One Week

This time next Thursday, I’ll be at the Waterfront Leisure Complex. The polls will be closed. The ballots will be gathered. And we wait for the count.

And New Labour have begun their operation. I’m all but certain a goodly number of the “hardened campaigners” Miliband procured to send up north will be doorstepping Kilmacolm and Inverkip and the West End. Will they behave as they did during the referendum – lying to the elderly about their pensions being ended, advising them not to interact with other canvassers in any way, hinting at disaster without overtly making it up whole-cloth? New Labour are already lying through their teeth – about the largest party forming the government, about what SNP candidates did or didn’t say, about how the SNP can somehow force FFR or another referendum on the people of Scotland. It’s what they do. And they’re out in force.

But why are New Labour fighting so hard to keep Inverclyde? We only represent a small proportion of Scots: we aren’t the richest or most powerful or most productive constituency; Iain McKenzie is hardly a mighty conquest compared to a Murphy or Curran or Hood.  It has to be reiterated: Gordon Brown came here. The last New Labour Prime Minister, the Big Beast, the Iron Chancellor – his first port of call was the Clyde. Douglas Alexander opened the New Labour campaign hub – that’s the man in charge of the entire New Labour party’s campaign. Polls show a much smaller gap between New Labour and the SNP than other parts of the country – parts where New Labour may as well give up. Here they have a chance, and they’re giving it everything they’ve got – because Inverclyde may well be one of the few fights they have a chance of winning.

It’s gotten to the point where Inverclyde Council Leader Stephen McCabe is casting New Labour as the underdogs in Inverclyde.

Labour can win Inverclyde? New Labour, who have reigned over Inverclyde for 80 years, have to fight, fight and fight again for every vote? New Labour, who have Inverclyde’s MP, MSP, and 9 Councillors of 20, actually need help against the SNP?

 

Labour Shop SNP Shop

Changed days indeed.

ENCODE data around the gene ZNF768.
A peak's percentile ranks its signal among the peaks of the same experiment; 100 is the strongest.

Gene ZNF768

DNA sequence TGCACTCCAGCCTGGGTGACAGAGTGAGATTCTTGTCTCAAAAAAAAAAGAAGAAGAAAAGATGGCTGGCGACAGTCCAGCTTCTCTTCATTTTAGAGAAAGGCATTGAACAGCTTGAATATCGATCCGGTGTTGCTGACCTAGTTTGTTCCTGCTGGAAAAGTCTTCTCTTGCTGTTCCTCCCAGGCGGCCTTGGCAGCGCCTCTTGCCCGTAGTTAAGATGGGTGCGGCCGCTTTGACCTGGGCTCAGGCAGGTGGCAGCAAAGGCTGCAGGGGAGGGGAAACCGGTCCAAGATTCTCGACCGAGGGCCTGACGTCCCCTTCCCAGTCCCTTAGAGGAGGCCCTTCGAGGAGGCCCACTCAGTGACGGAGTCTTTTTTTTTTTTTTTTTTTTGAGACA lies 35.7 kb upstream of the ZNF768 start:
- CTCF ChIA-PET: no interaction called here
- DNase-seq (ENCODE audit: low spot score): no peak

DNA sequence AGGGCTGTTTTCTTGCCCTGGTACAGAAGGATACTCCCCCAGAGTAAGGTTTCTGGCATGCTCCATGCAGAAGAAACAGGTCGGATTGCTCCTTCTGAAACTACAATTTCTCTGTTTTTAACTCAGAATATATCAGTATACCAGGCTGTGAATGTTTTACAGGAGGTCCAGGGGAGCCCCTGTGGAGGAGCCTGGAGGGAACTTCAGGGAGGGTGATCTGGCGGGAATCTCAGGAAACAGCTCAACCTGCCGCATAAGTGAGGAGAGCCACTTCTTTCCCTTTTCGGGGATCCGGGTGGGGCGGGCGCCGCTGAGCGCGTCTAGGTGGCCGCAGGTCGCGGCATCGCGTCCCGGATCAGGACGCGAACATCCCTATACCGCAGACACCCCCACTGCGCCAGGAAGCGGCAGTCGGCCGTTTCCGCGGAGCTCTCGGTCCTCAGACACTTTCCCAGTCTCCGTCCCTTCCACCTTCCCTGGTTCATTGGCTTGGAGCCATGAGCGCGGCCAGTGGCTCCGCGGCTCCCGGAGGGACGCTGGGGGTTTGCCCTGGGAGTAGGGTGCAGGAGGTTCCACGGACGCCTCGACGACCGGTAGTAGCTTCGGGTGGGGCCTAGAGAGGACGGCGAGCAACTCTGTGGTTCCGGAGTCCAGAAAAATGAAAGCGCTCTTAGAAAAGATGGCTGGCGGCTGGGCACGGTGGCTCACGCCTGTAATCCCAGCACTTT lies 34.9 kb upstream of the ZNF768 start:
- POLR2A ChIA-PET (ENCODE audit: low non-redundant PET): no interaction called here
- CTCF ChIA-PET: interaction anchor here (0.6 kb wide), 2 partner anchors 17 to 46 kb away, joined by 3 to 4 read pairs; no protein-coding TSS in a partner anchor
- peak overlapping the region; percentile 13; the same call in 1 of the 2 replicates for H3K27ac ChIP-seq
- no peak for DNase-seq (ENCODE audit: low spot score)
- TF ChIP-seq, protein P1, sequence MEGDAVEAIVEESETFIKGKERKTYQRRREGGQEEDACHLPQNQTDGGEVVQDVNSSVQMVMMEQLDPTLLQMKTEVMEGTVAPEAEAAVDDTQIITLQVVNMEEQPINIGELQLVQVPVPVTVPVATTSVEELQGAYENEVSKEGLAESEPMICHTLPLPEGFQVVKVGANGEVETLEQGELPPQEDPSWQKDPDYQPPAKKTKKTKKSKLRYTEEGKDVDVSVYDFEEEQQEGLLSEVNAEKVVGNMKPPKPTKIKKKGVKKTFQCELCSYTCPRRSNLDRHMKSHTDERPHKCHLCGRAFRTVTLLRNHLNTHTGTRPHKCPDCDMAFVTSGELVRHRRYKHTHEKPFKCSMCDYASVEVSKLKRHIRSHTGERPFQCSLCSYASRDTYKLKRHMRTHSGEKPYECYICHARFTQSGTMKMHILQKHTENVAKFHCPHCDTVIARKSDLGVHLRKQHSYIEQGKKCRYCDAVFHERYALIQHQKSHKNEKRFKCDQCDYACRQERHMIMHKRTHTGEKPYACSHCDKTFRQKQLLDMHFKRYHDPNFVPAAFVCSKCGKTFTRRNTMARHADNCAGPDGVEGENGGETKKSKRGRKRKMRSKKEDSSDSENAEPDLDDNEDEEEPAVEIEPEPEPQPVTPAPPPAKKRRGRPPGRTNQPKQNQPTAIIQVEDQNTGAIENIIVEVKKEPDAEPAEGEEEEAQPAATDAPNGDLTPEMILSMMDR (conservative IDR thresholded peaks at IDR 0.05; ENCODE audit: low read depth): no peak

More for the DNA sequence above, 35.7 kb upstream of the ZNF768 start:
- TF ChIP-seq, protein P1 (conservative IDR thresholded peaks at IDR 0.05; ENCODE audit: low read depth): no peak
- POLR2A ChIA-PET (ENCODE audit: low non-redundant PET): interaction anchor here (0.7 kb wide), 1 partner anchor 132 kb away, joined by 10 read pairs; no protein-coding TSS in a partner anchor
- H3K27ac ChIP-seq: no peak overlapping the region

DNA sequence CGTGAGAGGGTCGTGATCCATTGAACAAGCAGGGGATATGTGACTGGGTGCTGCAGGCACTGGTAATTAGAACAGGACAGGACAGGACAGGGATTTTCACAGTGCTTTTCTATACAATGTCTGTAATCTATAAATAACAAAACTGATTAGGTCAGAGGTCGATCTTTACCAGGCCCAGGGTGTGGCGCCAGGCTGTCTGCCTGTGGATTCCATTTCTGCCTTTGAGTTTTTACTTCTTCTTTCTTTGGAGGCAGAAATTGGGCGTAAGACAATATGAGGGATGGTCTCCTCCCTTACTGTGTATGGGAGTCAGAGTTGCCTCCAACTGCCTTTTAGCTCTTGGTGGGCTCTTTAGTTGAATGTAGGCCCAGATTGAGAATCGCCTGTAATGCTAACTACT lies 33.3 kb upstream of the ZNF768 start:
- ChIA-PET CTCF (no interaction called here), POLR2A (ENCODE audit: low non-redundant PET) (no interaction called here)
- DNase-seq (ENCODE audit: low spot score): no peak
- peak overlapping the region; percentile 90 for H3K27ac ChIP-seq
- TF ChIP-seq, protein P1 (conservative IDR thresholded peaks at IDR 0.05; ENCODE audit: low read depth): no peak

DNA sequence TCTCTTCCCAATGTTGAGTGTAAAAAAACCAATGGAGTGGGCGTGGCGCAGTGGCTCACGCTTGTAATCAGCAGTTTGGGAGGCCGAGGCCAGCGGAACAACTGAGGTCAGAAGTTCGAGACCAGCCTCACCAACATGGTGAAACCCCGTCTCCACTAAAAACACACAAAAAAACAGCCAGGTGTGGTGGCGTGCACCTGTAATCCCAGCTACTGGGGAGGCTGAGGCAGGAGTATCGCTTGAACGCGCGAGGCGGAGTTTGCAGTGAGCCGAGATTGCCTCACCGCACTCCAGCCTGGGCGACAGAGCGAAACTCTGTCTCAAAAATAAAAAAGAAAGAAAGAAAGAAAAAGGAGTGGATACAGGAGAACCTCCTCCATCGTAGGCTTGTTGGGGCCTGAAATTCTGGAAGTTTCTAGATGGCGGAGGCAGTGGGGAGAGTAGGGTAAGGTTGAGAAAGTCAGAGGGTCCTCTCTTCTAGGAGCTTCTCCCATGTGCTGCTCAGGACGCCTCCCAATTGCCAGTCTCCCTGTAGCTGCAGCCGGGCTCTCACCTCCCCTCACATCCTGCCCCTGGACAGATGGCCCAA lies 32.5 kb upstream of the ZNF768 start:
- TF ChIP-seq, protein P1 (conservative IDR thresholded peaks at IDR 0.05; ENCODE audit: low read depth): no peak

Yet it was the same during the referendum, wasn’t it? Yes Inverclyde had a multitude of open, public events. We had Yes in the Park. We had the walk on the waterfront. We had fun days, open days, fundraisers, all while New Labour hid their heroes behind closed doors in darkened cinemas and secure locations. The dramatic difference in those pictures belies just how close this election will be.

Enough of this. Everyone who voted Yes must vote SNP: after the way New Labour treated Labour for Independence, why on earth would you go back? All the first-time voters disheartened by the referendum must vote SNP if they want a chance to make Scotland better within the UK. All those No voters who want Devomax, or Home Rule, or any variation therein must vote SNP if they truly want the change Scots desperately need.

The SNP are closer to winning Inverclyde than they ever were before. I don’t want a photo-finish, or a slight lead, I want as many people as possible to vote SNP for the simple reason that I think the SNP are the only party with the intention of going to Westminster to actually change things. New Labour have zero incentive to do so, and plenty to actually curb back devolution or cut funding to Scotland. The other parties don’t have a chance in Inverclyde.

See the background image of this blog? I took the picture. It’s the sky above Inverclyde. The view in Inverclyde is the equal of any sight this wondrous island has to offer. The people of Inverclyde are talented, compassionate, intelligent and dedicated. Inverclyde is incredible, yet it’s been left by the wayside. 80 years of wasted potential. I’ve had enough.

Inverclyde could be so much more.

Let’s make it so.

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One thought on “One Week

  1. Lindsay Bruce. says:

    I know how you feel.
    Coming from the industrial wasteland of Kirkcaldy, which has always
    been blindly labour, these parasites must be removed.

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